The Internet and Change in the Media.

One of my Scholarship Media Studies essays from last year.  As such, dates are relative to 2012.

This year I took an introductory course in sociology, a course on fantasy and science fiction, and an introductory course on social network analysis. I did this all online, on Coursera.org, and the courses were organised by universities such as Princeton. I was one student in a class of quite literally thousands.

Our society is one of constant change – it always has been, but now it is faster than ever. The catalyst to this rapid change is the internet. It has, and is still, making new ways and approaches to doing things – more often than not, for the better. This does come at a price: it requires existing industries to keep up with the changes, something that is difficult to do, and as a result, some industries are losing out.

50 Shades of Grey is a bestseller. You could find it, and its sequels, in any chain bookstore. But it started off as a self-published eBook, sold through Amazon. This is an example of the old and the new working hand in hand – the new and exciting ways of doing things don’t have to destroy the older things that we know and love, the older things simply have to embrace the new.

The music, film, and television industries are another example, but are one of potential failure. With eight years of footage uploaded to YouTube every day, television has competition. TV is commodified and generalised: here, in New Zealand, we select from several channels of what television producers choose to screen. In America and other countries, they choose from hundreds, perhaps thousands of channels. But that is still generalised- – the shows screened have been chosen by a relatively select few. It cannot compete with YouTube, the ultra-diversified and –individualised medium. There is a video – nay, a collection of videos – for every niche. From the curiously popular Nyan Cat, with over 7 billion views (most likely watched purely for the curiosity of it – the fraction of those 7 billion who genuinely enjoy the video is likely a small one) to the still curious, but less popular Hood.wmv, a video of a still image of Steven Hawking’s head slowly spinning and zooming with the rap group DMZ’s Where the Hood At? Playing over the top, which stands, at last count, at 786 views, there is almost literally a video to appeal to every single obscure aesthetic or curiosity. It is this sort of individualised, grassroots culture that television cannot hope to compete with. It can, however, embrace it – and it has. More and more studios are streaming episodes from their websites, or through services such as Netflix or Hulu, and Nielsen, the ratings company, has embraced this change, and is beginning to factor in online viewers into television ratings – something cancelled shows and shows with dubious futures, but with huge online followings (specifically, Firefly and Community) needed years ago.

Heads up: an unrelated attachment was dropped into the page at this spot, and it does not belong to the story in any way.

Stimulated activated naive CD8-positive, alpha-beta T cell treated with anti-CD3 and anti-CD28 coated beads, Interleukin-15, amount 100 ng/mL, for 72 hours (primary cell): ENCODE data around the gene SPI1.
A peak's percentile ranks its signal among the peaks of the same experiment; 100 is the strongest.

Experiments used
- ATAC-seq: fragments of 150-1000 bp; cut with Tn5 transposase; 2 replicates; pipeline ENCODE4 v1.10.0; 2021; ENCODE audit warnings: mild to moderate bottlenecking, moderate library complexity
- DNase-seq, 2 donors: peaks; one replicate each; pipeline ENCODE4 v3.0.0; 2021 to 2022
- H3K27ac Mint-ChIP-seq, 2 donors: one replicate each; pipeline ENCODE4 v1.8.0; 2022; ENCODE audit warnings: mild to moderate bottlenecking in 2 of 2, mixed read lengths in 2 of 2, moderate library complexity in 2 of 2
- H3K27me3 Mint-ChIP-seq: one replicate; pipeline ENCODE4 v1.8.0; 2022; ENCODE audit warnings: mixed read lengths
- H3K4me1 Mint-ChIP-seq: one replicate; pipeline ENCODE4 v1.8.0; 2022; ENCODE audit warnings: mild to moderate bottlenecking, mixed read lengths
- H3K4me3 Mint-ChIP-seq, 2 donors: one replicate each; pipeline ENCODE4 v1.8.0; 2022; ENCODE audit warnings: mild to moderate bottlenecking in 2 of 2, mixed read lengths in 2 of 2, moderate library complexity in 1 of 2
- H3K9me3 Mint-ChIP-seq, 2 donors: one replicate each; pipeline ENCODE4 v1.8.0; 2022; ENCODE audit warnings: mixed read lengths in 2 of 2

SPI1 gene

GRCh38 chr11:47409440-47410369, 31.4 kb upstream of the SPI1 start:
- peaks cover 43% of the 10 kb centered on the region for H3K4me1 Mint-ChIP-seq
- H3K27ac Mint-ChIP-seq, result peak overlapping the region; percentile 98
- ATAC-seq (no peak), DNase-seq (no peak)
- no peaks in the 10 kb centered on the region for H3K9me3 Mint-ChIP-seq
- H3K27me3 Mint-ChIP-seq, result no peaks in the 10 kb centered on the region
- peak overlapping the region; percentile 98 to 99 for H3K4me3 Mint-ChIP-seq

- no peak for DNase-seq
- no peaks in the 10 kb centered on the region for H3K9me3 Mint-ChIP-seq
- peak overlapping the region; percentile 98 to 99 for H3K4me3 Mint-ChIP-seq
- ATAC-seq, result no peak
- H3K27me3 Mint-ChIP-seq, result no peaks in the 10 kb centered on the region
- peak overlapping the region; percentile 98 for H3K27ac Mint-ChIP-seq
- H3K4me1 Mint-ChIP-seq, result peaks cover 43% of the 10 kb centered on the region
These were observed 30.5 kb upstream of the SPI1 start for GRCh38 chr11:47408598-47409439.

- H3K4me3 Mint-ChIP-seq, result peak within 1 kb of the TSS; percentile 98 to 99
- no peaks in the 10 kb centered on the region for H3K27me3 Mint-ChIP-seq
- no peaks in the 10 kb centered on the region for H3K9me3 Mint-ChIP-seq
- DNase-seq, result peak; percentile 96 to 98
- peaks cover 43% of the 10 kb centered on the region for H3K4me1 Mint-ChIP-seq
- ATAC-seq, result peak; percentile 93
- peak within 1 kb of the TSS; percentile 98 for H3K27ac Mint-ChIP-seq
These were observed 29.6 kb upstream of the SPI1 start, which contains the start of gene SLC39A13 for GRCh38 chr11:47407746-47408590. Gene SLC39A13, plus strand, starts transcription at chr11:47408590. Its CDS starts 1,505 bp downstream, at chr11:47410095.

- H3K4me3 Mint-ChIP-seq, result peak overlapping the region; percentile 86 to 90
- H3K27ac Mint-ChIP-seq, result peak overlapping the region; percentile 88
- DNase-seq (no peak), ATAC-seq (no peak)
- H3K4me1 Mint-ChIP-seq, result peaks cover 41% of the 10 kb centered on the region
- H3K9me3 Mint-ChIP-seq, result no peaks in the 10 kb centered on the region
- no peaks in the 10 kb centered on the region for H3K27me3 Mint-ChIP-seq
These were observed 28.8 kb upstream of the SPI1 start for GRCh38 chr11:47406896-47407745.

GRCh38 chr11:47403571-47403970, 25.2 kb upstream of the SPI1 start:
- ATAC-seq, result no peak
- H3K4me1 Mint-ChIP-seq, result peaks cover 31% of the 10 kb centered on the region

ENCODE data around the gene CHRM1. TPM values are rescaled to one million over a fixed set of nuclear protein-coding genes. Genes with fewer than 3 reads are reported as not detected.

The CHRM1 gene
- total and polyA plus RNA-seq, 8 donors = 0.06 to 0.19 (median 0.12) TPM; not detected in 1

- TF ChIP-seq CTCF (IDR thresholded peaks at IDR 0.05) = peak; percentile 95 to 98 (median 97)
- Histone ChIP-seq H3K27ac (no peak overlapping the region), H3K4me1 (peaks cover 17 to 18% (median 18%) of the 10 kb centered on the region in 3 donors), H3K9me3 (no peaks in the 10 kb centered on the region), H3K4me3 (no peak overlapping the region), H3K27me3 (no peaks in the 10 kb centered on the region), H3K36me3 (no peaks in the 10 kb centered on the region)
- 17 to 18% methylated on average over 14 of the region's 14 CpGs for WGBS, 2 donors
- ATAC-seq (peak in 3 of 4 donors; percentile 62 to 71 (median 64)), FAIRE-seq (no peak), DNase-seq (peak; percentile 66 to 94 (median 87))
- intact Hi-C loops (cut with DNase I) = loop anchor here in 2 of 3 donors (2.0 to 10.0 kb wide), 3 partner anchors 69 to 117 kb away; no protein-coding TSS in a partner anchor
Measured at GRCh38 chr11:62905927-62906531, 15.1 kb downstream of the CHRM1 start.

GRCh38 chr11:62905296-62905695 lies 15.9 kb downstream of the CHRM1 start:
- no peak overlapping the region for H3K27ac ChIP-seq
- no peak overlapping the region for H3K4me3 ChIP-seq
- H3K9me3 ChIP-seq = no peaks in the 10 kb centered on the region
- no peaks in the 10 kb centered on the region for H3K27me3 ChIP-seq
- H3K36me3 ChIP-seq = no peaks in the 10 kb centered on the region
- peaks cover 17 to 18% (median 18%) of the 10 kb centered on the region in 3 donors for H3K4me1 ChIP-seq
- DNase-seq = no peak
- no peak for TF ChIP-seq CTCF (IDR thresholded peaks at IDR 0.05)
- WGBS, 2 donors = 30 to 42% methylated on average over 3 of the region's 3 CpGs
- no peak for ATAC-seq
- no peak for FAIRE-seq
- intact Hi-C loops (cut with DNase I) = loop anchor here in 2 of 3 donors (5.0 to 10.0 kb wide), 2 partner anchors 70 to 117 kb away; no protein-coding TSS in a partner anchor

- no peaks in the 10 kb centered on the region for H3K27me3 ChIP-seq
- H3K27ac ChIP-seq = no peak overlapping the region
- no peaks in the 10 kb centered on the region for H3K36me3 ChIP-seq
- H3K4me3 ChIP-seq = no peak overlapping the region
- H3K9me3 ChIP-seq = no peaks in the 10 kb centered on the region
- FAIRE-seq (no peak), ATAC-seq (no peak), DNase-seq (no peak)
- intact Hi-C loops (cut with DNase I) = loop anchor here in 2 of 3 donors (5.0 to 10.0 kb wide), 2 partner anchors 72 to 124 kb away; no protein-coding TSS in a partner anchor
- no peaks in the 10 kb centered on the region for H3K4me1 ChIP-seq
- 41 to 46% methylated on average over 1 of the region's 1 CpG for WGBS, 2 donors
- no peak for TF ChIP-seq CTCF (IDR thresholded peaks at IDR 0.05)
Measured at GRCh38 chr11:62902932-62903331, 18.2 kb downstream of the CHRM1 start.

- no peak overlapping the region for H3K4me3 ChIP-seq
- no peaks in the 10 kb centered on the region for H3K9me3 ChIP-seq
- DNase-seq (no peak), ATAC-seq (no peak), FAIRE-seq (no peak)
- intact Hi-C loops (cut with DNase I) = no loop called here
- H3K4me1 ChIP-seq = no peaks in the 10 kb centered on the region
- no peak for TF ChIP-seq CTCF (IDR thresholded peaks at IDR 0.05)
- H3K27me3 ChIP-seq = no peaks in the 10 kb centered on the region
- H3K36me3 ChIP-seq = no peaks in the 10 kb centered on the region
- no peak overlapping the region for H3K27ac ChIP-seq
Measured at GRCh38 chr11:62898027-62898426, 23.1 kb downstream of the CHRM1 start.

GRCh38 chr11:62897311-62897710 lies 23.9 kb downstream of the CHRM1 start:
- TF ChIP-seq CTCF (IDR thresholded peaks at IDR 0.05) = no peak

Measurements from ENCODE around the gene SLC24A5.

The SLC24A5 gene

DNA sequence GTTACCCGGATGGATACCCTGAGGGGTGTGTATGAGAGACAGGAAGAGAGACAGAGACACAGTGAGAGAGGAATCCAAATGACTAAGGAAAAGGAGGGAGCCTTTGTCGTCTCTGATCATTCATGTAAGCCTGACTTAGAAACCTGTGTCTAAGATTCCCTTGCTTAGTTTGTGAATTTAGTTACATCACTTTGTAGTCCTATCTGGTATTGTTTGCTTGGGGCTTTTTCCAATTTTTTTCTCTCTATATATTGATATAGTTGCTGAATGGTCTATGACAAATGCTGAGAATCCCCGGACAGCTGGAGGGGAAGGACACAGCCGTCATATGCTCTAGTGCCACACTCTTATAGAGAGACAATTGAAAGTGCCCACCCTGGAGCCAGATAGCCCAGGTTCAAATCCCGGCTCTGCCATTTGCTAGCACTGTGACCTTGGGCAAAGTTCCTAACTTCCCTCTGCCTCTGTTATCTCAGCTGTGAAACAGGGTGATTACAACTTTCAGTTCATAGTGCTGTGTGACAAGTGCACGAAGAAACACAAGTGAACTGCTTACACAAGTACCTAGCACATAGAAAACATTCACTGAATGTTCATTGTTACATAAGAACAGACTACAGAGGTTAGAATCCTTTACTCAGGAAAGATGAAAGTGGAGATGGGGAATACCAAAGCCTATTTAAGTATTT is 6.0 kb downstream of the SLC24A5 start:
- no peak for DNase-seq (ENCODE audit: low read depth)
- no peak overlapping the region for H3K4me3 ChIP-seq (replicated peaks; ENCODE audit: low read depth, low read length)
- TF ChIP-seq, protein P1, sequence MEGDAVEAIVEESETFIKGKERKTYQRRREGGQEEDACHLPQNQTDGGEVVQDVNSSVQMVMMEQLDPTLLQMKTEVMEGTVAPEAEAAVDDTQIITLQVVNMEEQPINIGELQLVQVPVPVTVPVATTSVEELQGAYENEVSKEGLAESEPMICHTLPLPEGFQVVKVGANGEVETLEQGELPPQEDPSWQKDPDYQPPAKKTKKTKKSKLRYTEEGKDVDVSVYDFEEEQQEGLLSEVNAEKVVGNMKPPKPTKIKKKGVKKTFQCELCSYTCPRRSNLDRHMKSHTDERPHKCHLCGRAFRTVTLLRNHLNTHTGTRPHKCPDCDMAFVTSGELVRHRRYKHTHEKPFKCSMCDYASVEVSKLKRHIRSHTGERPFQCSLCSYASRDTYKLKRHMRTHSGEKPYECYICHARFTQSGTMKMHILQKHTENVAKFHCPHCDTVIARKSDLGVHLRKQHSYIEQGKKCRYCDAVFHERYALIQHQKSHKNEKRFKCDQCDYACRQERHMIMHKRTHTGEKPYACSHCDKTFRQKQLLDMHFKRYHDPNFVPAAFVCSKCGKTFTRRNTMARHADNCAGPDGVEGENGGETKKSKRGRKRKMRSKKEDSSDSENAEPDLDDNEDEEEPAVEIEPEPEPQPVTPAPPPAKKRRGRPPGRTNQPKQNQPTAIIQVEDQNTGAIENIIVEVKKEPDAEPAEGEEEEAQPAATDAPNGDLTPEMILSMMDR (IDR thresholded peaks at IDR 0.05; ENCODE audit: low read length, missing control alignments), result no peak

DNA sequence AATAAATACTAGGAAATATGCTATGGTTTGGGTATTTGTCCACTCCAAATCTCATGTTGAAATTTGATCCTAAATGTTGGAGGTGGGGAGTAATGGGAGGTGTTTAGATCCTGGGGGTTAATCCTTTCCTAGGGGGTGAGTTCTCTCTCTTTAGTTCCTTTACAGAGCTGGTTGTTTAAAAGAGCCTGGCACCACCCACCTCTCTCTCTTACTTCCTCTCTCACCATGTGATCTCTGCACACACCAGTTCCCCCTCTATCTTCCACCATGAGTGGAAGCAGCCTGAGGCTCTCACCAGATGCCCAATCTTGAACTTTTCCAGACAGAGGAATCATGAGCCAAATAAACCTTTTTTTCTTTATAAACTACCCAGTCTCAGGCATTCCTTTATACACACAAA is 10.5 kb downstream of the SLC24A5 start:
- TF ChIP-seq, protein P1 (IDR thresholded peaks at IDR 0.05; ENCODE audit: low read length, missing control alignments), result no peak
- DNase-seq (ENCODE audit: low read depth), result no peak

This embrace of streaming videos is likely to reduce piracy rates, too. Many online surveys, conducted independently, by universities, and by file-sharing hub the Pirate Bay, have returned the apparent popular opinion that many people pirate out of convenience or necessity, due to the show not being screened in their country (either yet or ever), among other factors. Opening up streams of episodes to the worldwide community means viewers would not have to resort to piracy to keep up with their favourite shows – and it is often online viewers that have the most dedication, sharing love and art of social networking sites such as tumblr and Reddit (resulting in “fandoms”, tightly-knit groups of fans that have extremely high show dedication).